New tax rules related to U.S. citizens' accounts held in overseas banks will go into effect Jan. 1, and accounting, software and law firms are jumping at the chance to sell solutions designed to help banks avoid huge penalties and the possible loss of U.S. business that could result from being used as an illegal tax shelter.
Capgemini (CAP), Pegasystems (PEGA) and DLA Piper are teaming together to provide technology, consulting and legal services to help banks comply with the U.S. Foreign Account Tax Compliance Act. Under FATCA, foreign financial institutions will be required to determine if an account is owned by a U.S. citizen and report data on that account to the Internal Revenue Service, which is hoping to reduce the practice of Americans parking income in banks overseas to avoid paying taxes.
Under the partnership, the three firms will sell a suite of compliance products to banks. Pegasystems will sell customer relationship management software that offers financial institutions a view of their customers to ensure classification consistency across business lines, accounts and countries. Capgemini Financial Services will team with Pegasystems to work with financial institutions to integrate with Pegasystems' technology and incorporate customized legal advice developed by DLA Piper in the software. And Capgemini and DLA Piper, a global law firm, will review financial institution data and advise clients on FATCA due diligence, reporting and withholding requirements.
"It's a great approach. You have three different companies that have come together for an end-to-end solution. It's unique what they are doing," says Shirley Inscoe, a senior analyst at Aite Group.
Under the pending FATCA rules, U.S. taxpayers holding foreign financial assets with an aggregate value of more than $50,000 will have to report information about those accounts on a new tax form (8939) that must be returned as part of the annual tax return. Failure to report these earnings can result in penalties of up to $50,000, with other penalties for underpayment. While the U.S. cannot force foreign banks to comply with its tax laws, there is considerable pressure for foreign banks to comply, since they would face the loss of business and reputation from transacting with U.S. citizens who are evading tax laws.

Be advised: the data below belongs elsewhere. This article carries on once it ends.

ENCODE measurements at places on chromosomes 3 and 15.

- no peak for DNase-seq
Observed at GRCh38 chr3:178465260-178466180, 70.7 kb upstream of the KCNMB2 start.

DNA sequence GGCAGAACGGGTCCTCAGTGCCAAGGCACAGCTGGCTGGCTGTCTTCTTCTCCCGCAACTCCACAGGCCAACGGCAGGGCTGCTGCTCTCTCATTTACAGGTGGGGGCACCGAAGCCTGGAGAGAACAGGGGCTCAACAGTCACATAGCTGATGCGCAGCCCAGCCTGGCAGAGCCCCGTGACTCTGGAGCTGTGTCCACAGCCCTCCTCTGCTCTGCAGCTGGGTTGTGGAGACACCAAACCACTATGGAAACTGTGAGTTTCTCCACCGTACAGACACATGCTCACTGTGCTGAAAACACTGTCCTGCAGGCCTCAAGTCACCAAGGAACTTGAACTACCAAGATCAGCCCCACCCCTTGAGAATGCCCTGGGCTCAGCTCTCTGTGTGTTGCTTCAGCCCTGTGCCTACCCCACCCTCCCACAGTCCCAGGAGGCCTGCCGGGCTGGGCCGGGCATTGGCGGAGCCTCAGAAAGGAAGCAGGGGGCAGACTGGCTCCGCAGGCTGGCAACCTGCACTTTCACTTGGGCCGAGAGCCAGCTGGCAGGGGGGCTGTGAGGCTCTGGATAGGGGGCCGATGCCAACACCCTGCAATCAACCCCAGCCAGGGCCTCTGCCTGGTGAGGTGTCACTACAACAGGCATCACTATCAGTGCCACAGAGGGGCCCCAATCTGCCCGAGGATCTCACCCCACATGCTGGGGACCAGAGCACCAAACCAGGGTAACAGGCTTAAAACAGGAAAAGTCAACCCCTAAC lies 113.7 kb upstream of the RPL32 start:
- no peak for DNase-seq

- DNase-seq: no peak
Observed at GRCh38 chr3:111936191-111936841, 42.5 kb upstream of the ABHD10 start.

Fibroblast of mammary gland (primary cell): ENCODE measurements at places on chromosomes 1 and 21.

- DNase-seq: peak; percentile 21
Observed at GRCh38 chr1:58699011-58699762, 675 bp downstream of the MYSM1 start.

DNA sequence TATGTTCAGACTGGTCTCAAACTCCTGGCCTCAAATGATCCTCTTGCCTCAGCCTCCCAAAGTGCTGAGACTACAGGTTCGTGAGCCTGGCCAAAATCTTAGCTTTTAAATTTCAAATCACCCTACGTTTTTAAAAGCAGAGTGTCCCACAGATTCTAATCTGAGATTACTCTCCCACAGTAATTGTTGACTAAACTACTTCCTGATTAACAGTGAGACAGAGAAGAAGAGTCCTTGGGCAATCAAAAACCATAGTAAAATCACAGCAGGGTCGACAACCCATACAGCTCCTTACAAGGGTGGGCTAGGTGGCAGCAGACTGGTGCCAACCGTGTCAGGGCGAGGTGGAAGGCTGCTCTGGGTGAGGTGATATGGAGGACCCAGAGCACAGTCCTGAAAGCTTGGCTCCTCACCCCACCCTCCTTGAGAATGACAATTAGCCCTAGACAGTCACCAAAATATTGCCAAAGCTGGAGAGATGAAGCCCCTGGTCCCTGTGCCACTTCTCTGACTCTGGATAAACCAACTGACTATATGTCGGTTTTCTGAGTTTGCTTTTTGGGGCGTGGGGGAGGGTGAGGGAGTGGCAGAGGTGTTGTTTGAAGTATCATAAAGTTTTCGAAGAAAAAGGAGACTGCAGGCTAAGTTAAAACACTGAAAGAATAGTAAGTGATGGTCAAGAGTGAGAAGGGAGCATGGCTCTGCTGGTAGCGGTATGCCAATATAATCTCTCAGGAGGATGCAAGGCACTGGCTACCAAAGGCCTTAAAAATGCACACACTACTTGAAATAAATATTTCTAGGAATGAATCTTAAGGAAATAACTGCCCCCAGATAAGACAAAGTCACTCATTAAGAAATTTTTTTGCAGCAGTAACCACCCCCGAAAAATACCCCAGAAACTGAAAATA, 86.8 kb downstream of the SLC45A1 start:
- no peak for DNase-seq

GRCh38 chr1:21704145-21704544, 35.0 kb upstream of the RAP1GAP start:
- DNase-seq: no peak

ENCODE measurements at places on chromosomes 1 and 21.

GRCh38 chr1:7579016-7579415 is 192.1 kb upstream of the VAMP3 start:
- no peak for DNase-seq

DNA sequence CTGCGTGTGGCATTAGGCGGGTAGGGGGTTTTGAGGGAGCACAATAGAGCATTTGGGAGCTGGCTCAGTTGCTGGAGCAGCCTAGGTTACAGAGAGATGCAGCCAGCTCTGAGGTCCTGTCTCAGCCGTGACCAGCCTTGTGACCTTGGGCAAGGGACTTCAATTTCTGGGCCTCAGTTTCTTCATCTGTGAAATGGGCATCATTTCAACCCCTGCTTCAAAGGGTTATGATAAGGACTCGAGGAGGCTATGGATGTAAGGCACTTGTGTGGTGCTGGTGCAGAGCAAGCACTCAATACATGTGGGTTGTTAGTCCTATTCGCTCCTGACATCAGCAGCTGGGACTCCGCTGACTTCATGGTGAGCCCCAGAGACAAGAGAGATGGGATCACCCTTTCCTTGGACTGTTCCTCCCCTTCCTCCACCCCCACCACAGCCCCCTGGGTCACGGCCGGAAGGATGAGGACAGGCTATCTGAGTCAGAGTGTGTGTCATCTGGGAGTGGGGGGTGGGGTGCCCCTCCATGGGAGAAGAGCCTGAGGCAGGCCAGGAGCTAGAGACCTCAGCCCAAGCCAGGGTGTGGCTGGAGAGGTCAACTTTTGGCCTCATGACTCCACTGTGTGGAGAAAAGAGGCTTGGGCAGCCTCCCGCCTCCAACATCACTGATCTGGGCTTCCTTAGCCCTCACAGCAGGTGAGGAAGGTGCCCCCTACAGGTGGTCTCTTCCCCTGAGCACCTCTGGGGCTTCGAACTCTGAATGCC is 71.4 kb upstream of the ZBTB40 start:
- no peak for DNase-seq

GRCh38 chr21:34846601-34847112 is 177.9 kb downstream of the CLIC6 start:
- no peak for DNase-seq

To comply, foreign institutions will have to enter into an agreement with the IRS, and report annually on U.S. citizens or other entities with substantial U.S. ownership that have accounts with the bank. To stay in compliance with the IRS, these institutions will have to pay 30% of the funds from U.S. citizens or entities that are not following the FATCA rules.
Inscoe says the law also affects U.S. financial institutions. For example, if a U.S. institution is being used to wire funds connected to the sale of a property to an overseas bank, the U.S. has to determine if the foreign bank is complying with FATCA. If not, the U.S. bank is supposed to withhold 30 percent of the transfer. Banks can rely partly on "know your customer" (KYC) compliance measures that are used to adhere to anti-money-laundering (AML) laws, but many of these measures don't necessarily include the all of the forms or data accrual necessary for IRS and tax reporting under FATCA.
"Financial institutions will have a lot of work around viewing their client base to spot US citizenship and monitor the income that's going into those accounts," Inscoe says. "It's a huge compliance burden for them."
Reetu Khosla, director of risk, fraud and compliance at Pegasystems, says FATCA compliance can be particularly heavy during onboarding, the account opening process, as banks determine the national status of their customers and how that impacts what gets reported to the IRS. "You have to classify every one of your accounts," she says.
Technology can help with compliance, as Khosla says it is possible to build business rules for technology that can locate U.S. citizens, which can automate much of the compliance, "as opposed to manually going through millions of accounts."
Other firms are also lining up FATCA compliance services. KPMG performs reviews of procedures in place for AML/KYC purposes to ascertain whether these systems are sufficient to comply with FATCA requirements. The firm also offers new account opening procedures to facilitate FATCA compliance and provides training for staff members responsible for these processes. It also assists institutions in identifying where new functionality or data records will be needed.
"FATCA is a huge opportunity for firms that operate in the compliance space," Inscoe says.